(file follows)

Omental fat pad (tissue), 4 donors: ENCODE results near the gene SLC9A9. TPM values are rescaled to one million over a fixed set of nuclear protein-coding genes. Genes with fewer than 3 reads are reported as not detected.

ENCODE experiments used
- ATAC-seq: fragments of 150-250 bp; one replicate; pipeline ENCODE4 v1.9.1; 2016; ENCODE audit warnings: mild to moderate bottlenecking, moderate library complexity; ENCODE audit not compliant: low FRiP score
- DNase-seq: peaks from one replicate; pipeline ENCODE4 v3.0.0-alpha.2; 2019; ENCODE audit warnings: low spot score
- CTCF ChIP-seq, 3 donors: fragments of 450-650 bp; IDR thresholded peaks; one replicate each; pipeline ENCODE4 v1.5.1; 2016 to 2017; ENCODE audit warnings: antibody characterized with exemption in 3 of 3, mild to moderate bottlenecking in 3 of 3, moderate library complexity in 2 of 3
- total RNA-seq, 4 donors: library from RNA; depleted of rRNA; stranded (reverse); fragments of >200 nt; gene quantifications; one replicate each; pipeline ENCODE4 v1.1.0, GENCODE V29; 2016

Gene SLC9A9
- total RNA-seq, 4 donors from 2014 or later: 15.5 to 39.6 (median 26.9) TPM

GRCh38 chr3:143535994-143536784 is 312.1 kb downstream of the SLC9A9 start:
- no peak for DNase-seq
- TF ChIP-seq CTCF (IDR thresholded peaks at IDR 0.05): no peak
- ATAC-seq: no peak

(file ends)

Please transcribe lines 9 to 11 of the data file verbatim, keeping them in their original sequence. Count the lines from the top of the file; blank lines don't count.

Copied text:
GRCh38 chr3:143535994-143536784 is 312.1 kb downstream of the SLC9A9 start:
- no peak for DNase-seq
- TF ChIP-seq CTCF (IDR thresholded peaks at IDR 0.05): no peak